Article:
So the take home message with TENS is to start high and increase from there. I like TENS for pain reduction, but I can’t say I love it. Electric Muscle Stimulation (EMS) I have a lot of love for, because EMS has been shown to decrease pain better than TENS and increase muscle strength and endurance at the same time. The reason, I think, is largely because EMS is not a strong comfortable current but I tell my patients to take all they can take, which is often more than uncomfortable. Anecdotally I get pain reductions after the EMS is removed seemingly a lot longer than I used to get with TENS, so it would be interesting to see that tested.
Of the proposed mechanisms describing the lessening of sensation intensity to TENS over time, the authors thought habituation was the best descriptor and that increasing TENS intensity over time counteracted this by activating a greater number of afferent (nerves heading from the periphery towards the brain) fibers to enhance neurotransmitter release in the CNS. This also got me thinking about the on and off portions of EMS in comparison to TENS currents which are generally more constant. On as hard as you can take and completely off, is a pretty extreme form of current “modulation” and that might be another reason for the enhanced pain reduction seen with EMS currents. So still lots of questions, but a lot of work seems to be going into the use of TENS and EMS for rehabilitation, which dwarfs any other physical therapy modality.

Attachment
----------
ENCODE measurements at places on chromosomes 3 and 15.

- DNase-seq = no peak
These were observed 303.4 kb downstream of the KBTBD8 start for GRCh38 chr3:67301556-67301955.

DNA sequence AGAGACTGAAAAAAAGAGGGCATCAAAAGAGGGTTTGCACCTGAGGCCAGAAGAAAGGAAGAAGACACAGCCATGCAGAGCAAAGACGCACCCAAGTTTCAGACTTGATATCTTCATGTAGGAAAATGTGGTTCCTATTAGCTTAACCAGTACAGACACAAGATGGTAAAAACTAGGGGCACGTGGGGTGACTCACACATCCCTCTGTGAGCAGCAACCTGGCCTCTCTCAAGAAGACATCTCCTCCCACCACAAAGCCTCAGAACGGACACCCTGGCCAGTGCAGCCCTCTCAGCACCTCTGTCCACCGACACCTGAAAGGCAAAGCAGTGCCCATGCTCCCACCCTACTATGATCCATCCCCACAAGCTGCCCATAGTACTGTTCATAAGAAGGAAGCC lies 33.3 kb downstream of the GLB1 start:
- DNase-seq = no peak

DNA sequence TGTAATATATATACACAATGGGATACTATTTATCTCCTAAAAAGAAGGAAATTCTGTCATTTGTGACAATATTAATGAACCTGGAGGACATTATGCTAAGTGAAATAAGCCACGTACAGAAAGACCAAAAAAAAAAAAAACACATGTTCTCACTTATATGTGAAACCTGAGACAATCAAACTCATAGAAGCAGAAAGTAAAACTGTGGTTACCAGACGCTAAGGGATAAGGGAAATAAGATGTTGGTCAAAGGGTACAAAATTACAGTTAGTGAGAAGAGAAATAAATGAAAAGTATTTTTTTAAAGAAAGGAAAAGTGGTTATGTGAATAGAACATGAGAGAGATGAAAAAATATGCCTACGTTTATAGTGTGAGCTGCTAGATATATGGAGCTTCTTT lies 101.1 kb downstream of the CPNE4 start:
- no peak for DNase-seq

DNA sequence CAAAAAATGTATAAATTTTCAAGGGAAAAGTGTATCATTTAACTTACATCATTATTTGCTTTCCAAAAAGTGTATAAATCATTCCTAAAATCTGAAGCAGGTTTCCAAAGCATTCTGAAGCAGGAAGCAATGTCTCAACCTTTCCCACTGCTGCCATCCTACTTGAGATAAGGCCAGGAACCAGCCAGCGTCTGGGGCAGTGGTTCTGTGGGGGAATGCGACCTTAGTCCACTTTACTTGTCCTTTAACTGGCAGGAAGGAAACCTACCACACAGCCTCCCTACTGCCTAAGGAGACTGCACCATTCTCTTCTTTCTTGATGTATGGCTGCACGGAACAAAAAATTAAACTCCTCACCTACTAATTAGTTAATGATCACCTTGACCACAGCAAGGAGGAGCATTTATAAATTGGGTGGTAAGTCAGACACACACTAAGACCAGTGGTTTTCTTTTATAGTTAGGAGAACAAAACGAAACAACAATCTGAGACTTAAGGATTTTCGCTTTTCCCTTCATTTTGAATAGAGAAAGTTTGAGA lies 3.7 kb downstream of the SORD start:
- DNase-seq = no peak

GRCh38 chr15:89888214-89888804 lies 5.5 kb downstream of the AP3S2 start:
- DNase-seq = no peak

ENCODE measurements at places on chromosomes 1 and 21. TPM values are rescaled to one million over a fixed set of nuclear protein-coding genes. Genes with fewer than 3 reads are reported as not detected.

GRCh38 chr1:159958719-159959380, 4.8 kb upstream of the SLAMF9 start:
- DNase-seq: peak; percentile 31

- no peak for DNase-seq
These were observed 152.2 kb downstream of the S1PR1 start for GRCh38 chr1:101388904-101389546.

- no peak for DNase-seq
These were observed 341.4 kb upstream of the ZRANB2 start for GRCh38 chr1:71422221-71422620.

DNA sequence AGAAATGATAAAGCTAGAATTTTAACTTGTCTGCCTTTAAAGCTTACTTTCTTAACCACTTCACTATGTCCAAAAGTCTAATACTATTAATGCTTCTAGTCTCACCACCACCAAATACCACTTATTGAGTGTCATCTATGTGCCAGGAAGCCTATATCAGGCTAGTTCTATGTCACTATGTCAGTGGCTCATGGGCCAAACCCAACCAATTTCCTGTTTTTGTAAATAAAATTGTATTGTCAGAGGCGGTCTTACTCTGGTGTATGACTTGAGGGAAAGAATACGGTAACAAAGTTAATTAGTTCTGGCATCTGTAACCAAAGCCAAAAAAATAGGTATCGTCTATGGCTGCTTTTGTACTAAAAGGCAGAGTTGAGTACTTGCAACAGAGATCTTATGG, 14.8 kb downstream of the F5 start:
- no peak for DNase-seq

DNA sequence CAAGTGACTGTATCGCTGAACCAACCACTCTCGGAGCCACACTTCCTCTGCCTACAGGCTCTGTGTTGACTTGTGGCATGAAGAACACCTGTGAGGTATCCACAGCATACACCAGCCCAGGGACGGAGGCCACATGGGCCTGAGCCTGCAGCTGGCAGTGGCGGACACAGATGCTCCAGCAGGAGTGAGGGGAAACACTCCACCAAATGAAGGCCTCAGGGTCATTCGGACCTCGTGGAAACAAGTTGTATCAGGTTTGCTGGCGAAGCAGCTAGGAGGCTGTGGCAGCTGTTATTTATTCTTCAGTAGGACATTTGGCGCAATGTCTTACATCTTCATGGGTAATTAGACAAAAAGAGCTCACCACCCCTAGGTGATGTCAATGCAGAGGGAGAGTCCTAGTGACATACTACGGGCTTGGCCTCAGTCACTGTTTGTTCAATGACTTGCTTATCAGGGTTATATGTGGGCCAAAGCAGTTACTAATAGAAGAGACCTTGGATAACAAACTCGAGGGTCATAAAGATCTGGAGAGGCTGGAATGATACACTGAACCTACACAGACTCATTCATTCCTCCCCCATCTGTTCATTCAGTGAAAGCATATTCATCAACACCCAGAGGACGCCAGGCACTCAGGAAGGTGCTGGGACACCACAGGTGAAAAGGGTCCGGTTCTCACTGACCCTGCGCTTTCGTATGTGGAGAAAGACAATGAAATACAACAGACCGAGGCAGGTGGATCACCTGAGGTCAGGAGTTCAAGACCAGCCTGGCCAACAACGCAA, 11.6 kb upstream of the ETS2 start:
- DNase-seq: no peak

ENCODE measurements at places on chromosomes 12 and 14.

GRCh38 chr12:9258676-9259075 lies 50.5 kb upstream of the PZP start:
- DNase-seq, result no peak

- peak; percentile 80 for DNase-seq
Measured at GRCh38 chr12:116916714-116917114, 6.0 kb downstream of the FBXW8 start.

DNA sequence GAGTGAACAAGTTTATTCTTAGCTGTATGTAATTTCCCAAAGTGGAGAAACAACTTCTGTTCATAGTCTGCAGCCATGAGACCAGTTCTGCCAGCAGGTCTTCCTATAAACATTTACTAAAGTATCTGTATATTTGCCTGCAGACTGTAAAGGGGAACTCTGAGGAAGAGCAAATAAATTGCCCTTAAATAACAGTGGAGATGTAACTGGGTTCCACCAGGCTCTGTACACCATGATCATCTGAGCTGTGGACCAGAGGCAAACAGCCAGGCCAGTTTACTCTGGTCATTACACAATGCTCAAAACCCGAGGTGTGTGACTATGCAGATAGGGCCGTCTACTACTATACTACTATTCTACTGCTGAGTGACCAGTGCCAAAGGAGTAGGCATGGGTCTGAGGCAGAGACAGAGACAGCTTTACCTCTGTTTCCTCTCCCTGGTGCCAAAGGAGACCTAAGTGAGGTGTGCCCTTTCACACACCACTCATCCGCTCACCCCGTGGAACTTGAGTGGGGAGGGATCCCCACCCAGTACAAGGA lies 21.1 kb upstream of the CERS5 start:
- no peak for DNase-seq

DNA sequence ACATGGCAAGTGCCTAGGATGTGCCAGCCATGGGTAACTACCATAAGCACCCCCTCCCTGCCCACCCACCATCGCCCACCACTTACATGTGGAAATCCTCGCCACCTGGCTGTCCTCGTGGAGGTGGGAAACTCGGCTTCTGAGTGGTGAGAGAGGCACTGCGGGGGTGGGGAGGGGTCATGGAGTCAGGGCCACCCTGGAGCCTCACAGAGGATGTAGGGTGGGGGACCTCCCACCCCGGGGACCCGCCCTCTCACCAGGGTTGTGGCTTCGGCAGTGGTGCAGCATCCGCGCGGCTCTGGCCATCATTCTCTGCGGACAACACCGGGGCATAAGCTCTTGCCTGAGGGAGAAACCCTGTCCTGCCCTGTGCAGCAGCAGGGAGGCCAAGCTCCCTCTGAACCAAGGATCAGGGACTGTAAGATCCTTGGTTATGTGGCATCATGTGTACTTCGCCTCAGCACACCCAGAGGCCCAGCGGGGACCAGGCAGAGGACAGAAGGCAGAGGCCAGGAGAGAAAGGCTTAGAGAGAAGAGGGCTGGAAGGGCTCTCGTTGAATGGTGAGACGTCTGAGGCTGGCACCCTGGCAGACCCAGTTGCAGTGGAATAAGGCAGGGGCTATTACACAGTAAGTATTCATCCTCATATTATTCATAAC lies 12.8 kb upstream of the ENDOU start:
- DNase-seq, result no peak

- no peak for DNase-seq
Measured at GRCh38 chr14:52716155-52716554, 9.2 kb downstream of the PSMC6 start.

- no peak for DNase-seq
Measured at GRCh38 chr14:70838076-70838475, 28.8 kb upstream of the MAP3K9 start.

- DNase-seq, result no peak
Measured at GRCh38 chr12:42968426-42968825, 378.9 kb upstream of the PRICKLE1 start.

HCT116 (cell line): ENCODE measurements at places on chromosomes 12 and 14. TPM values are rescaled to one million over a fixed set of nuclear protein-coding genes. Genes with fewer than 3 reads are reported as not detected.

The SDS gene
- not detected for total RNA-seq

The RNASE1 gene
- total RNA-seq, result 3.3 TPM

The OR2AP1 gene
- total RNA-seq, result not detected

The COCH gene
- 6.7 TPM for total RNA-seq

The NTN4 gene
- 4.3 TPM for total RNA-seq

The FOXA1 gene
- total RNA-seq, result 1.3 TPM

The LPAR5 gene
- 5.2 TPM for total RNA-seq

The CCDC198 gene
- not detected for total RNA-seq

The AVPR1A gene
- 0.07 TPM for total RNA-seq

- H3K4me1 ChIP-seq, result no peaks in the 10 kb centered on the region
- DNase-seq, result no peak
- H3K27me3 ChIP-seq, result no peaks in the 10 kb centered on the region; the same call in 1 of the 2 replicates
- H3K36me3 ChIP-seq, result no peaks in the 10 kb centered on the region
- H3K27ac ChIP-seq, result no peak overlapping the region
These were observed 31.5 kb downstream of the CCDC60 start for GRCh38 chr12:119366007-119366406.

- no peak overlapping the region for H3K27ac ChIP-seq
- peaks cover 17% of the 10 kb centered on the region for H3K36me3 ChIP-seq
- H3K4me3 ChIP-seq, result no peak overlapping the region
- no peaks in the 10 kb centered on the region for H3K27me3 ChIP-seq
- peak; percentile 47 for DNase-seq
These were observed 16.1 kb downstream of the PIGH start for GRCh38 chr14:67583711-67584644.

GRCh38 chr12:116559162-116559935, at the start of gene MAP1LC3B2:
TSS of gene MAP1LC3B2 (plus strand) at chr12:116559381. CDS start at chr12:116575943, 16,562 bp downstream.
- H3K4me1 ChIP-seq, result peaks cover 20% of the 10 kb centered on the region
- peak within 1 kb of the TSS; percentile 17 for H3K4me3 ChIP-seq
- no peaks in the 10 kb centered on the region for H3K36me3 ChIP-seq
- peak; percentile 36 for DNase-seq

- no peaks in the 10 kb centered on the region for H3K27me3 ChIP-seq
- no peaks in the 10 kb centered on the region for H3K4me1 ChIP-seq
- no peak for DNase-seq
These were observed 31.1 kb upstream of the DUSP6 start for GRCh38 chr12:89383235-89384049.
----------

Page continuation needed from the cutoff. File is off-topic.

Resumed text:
As always, if you have any further questions or need for clarifications, please don’t hesitate to ask. Being aware that some of my blog ideas are contentious and occasionally a bit out of the field of my expertise, I encourage my readers to come forth with any questions/comments that are of interest or concern. Your comments are valued and welcomed.
Chad Reilly is a licensed physical therapist, located in North Phoenix, practicing science based medicine with treatment protocols unique and effective enough to proudly serve patients from Phoenix, Scottsdale, Mesa, Chandler, Tempe, Peoria, and Glendale.